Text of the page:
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Ballpark quest

We must have made an odd sight - two out-of-towners in a bar on Hollywood Boulevard on a sunny Saturday, hunched over a smudgy newspaper weather map, drawing thick lines in black ink.
The Atlanta Braves, right, and the New York Mets stand on the baselines at Turner Field in Atlanta during opening day ceremonies, April 8, 2005.John Bazemore / AP file
/ Source: The Associated Press

We must have made an odd sight - two out-of-towners in a bar on Hollywood Boulevard on a sunny Saturday, hunched over a smudgy newspaper weather map, drawing thick lines in black ink.

We had six hours before the hometown Dodgers played the Pittsburgh Pirates. It was the first game of our annual trip on a quest to visit every stadium in Major League Baseball.

So we took to the map and plotted courses for future years. We could hit Oakland and San Francisco in a single trip. We could connect the two Chicago teams with Milwaukee, just up the road. Maybe go west to Minneapolis.

And we could be finished - in 2017.

No matter. We could do this forever. So far, my friend Mark Niesse, who writes for The Associated Press in Honolulu, and I have hit 10 stadiums, an even third of the MLB 30. This year we go blue-collar for three more: A swing through Detroit, Cleveland and Pittsburgh.

And here's the remarkable thing: In almost every case, the details of the game itself have faded fastest from our memories.

What stays with us are the fans we meet: The best and worst were at Philadelphia's Citizens Bank Park - two elderly women with an extreme passion for the Phillies, and a pack of drunken college kids who kept chanting for the football Eagles. And spitting. Occasionally on us.

Or the fun of getting there: For trips from New York to Boston and Philadelphia in 2004, we boarded an absurdly cheap Chinatown-to-Chinatown bus, and got what we paid for. Including a screening of a painfully awful made-for-TV movie, "Commitments," that we laugh about to this day.

Or sizing up mascots: In 2004 we met the incomparable Mr. Met, who has a baseball for a head and who sat patiently for hours posing for snapshots with fans. In 2006 we watched San Diego's amiable friar lope around the upper-deck seats.

(No such mingling or picture-posing from the oddly reclusive Phillie Phanatic. When we asked a park official whether we would see him, he looked at us the way they looked at Dorothy and the gang in the Emerald City when they asked to see the Wizard of Oz.)

Our baseball friendship is tied, like many, to one team. We have been bantering almost continuously about the Atlanta Braves since we met in college. And Atlanta's Turner Field remains our most frequent, and perhaps most beloved, destination.

But taking these trips has expanded our appreciation for baseball in the way traveling to Europe expands your appreciation for history. We know players and teams so much better now than we would by relying only on our shared obsession with the Braves.

If you're interested in embarking on your own baseball excursion, here's a 101 course:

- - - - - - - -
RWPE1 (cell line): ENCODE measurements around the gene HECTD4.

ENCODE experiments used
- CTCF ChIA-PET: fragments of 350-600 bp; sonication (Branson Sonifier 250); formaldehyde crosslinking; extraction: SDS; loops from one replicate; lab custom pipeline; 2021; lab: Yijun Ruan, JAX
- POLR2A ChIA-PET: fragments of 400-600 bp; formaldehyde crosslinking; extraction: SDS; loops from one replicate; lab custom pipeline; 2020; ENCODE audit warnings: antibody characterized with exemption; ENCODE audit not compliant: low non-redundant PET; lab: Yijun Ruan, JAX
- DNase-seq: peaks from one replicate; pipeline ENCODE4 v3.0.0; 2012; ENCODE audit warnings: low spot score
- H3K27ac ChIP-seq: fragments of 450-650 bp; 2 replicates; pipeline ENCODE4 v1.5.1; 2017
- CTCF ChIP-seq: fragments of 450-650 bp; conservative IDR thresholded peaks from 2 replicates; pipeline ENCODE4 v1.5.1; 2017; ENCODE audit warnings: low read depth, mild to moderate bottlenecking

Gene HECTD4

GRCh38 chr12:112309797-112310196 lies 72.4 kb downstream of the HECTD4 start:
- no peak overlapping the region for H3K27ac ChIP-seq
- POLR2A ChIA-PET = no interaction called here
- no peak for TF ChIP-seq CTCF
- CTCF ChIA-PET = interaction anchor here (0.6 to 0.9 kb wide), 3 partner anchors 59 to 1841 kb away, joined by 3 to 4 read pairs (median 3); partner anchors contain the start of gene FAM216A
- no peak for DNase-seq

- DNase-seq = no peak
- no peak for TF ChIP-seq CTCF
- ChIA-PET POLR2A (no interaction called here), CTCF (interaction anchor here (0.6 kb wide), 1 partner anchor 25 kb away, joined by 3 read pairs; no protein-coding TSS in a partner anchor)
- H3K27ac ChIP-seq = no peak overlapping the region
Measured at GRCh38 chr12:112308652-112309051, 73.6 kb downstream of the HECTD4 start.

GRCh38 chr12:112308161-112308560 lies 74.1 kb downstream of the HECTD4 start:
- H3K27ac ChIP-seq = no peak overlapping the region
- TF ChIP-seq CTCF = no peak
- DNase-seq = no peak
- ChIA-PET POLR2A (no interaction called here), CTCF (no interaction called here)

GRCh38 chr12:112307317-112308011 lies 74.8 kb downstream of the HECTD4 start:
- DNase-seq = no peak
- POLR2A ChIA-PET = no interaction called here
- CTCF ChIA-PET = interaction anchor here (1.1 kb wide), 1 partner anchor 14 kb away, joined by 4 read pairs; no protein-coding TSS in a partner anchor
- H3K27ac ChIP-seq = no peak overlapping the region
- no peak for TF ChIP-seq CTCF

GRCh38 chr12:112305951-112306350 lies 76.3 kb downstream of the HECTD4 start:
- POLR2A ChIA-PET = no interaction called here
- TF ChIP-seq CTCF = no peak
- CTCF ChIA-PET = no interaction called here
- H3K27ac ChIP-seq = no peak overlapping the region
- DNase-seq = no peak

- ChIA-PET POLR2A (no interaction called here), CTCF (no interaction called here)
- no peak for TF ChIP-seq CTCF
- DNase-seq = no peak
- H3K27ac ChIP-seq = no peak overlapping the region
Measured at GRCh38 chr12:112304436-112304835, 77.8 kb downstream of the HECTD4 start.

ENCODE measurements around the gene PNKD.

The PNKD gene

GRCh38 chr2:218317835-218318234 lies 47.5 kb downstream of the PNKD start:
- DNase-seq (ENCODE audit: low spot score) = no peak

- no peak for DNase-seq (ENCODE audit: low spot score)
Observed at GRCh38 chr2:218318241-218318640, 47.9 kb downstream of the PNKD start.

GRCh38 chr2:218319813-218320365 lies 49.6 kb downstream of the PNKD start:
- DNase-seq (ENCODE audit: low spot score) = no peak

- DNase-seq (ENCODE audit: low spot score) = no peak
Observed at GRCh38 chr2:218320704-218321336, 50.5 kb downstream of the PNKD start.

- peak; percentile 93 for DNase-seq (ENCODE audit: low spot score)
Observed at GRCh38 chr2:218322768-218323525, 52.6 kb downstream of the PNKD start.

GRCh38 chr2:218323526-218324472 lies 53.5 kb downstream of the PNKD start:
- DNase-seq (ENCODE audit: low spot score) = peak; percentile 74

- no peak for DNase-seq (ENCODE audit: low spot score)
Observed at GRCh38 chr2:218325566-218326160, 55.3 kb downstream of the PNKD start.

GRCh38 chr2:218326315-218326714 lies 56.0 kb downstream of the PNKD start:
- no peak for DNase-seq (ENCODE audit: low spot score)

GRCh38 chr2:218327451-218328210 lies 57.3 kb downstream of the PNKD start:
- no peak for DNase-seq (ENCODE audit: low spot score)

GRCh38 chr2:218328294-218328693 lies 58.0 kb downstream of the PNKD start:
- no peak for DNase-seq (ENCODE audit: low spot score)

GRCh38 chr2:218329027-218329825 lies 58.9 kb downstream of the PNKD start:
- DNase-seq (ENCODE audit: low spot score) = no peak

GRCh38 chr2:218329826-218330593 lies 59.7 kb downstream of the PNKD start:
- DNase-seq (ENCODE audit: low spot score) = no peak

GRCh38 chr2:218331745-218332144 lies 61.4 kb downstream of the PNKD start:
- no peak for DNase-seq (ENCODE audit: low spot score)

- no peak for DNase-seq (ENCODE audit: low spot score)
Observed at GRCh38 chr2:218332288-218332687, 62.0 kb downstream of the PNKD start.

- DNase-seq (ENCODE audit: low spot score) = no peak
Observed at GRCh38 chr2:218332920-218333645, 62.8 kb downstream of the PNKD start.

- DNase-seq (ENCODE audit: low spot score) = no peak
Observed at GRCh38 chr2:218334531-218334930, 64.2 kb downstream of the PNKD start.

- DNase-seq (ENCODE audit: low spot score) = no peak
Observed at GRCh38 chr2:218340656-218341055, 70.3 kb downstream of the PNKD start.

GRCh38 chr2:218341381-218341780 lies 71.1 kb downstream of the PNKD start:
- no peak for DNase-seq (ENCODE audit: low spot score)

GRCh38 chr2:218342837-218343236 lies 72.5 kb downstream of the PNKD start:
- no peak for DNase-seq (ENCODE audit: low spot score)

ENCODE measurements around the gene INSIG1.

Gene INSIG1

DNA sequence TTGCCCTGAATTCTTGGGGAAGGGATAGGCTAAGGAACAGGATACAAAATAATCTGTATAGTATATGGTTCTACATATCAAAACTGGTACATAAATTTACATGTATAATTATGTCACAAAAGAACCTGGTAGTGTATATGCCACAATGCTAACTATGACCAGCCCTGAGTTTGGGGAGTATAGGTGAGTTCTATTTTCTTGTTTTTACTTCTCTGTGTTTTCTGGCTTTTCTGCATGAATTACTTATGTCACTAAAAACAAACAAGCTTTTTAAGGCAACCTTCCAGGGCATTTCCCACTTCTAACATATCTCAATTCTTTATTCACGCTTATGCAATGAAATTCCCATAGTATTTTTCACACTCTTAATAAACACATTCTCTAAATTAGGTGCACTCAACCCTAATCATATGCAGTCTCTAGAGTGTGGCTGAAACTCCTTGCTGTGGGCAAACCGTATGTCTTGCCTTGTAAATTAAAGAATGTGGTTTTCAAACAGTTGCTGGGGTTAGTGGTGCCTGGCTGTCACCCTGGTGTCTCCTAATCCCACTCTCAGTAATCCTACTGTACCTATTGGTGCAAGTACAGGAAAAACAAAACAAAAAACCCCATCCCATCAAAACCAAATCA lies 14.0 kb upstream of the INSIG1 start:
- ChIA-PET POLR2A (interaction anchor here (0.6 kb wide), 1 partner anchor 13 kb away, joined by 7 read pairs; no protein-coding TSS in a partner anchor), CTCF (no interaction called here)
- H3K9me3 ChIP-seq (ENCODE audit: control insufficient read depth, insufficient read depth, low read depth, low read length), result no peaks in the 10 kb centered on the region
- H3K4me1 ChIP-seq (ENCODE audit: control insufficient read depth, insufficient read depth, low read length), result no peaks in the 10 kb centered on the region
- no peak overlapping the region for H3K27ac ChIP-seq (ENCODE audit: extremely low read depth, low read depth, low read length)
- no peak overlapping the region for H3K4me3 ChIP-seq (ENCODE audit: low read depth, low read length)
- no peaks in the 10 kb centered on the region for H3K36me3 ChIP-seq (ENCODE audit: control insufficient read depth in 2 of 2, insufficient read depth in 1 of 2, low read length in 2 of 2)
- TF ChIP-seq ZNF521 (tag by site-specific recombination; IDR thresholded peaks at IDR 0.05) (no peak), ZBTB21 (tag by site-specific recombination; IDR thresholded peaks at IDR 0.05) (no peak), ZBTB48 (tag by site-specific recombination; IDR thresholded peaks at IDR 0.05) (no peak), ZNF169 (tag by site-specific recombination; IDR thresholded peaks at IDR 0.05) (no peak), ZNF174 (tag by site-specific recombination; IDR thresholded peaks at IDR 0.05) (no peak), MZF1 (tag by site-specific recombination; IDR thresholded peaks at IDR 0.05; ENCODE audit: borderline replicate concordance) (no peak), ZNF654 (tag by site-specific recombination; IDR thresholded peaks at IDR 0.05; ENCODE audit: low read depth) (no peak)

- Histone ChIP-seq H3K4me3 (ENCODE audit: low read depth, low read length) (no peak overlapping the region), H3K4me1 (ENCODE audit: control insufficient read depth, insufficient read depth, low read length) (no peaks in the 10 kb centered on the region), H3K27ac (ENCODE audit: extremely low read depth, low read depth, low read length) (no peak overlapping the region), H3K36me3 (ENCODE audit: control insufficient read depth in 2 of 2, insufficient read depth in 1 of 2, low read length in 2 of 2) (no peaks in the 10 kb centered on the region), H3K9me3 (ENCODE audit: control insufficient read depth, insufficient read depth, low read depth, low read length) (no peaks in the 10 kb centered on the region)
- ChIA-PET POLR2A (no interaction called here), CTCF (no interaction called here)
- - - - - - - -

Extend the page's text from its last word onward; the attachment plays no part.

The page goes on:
• Plan early. Very early. By the winter holidays most teams have preliminary schedules posted at

Starting early also gives us plenty of time to watch for airfare deals, and to jump on game tickets the moment they go on sale. We spent hours on the phone for Red Sox-Yankees seats one cold winter morning in 2004. (More on that later.)

  • Rely on your friends. If you have a college buddy or eccentric great aunt in a faraway big city, this is the time to ask for a favor. We had couches to crash on in Baltimore and L.A., saving hundreds of dollars on hotels.
  • Make it about more than the game. Read up on your destination and take in the local flavor. We ambled around San Diego's charming Gaslamp Quarter and Baltimore's redeveloped Inner Harbor before game time. We stuffed ourselves at Jim's in Philadelphia - cheesesteak paradise.
  • Get to the ballpark as early as possible. (Again, check

Arriving early also means the chance to take in several hours of batting practice, and scramble for baseballs that land in the seats. (We have yet to find success. So far.)

  • And most importantly: Mementos are key. A friend of ours once joked that the object of filling out a baseball scorecard was to suck all the fun out of watching the game. We disagree. We keep score everywhere we go, and now we have a growing archive that instantly brings back innings long since forgotten.

A word here about ballpark cuisine: One of us had some disagreeable barbecue at Camden Yards, so we stick to the hot dogs. Besides, how can you not buy a ballpark hot dog? (Favorites: L.A.'s Dodger Dogs, and New York's Shea Stadium's Hebrew National dogs, if only for the slogan: "We answer to a higher authority.")

As you can probably tell - and as we realized about 15 excruciating minutes into "Commitments" on that bus to Philadelphia - the joy in all this really is in the journey. We remember the people and the places long after we forget what happened between the foul lines.

And sometimes, if you're really lucky, lightning strikes in the game itself.

On the Saturday afternoon of July 24, 2004, we waited out a four-hour bus trip to Boston and a 54-minute rain delay at Fenway Park. We watched a punk band, Dropkick Murphys, perform "Tessie," the song that became a Red Sox team anthem.

And then we saw perhaps the most thrilling game in all of baseball that year, including a brawl touched off by Alex Rodriguez and Jason Varitek and ending with a two-run home run that gave the Red Sox an 11-10 win and arguably turned around what became their curse-killing championship season.

Devoted Yankee-haters, we left Fenway Park hoarse and happy that day, bopping along to what we remembered of "Tessie." We had forgotten many of the words, but we had been reminded many times over why we started this tradition in the first place.